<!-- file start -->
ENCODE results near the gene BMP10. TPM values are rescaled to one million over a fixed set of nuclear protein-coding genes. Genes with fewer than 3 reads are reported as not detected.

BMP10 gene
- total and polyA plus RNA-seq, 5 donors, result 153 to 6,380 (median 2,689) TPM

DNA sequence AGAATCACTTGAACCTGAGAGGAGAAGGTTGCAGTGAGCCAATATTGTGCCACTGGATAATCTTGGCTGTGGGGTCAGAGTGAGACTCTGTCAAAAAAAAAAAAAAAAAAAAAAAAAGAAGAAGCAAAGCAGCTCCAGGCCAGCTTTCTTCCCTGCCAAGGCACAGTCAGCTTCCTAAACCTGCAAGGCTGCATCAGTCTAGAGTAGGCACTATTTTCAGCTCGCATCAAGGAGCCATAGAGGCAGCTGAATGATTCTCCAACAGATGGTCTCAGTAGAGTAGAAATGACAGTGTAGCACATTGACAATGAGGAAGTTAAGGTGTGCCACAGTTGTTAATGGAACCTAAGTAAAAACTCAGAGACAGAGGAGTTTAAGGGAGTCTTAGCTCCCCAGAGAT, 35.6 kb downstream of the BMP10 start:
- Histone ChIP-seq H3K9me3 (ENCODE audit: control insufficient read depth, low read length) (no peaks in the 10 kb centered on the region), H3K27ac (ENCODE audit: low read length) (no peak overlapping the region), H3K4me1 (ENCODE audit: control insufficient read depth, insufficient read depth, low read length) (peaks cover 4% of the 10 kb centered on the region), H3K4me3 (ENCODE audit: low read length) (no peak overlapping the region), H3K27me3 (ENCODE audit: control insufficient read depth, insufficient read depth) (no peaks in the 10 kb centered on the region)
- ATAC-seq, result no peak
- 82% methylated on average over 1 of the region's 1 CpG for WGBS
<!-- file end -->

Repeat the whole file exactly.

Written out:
ENCODE results near the gene BMP10. TPM values are rescaled to one million over a fixed set of nuclear protein-coding genes. Genes with fewer than 3 reads are reported as not detected.

BMP10 gene
- total and polyA plus RNA-seq, 5 donors, result 153 to 6,380 (median 2,689) TPM

DNA sequence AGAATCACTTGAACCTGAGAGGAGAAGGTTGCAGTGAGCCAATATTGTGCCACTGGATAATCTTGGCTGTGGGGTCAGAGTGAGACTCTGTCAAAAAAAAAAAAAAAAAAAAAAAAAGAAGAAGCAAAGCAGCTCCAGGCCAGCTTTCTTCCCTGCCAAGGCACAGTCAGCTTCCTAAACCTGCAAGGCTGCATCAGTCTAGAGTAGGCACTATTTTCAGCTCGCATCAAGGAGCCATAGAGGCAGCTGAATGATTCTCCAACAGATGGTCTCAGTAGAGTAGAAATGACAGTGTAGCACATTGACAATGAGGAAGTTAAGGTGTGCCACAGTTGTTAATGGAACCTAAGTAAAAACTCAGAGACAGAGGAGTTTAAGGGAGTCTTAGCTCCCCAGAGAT, 35.6 kb downstream of the BMP10 start:
- Histone ChIP-seq H3K9me3 (ENCODE audit: control insufficient read depth, low read length) (no peaks in the 10 kb centered on the region), H3K27ac (ENCODE audit: low read length) (no peak overlapping the region), H3K4me1 (ENCODE audit: control insufficient read depth, insufficient read depth, low read length) (peaks cover 4% of the 10 kb centered on the region), H3K4me3 (ENCODE audit: low read length) (no peak overlapping the region), H3K27me3 (ENCODE audit: control insufficient read depth, insufficient read depth) (no peaks in the 10 kb centered on the region)
- ATAC-seq, result no peak
- 82% methylated on average over 1 of the region's 1 CpG for WGBS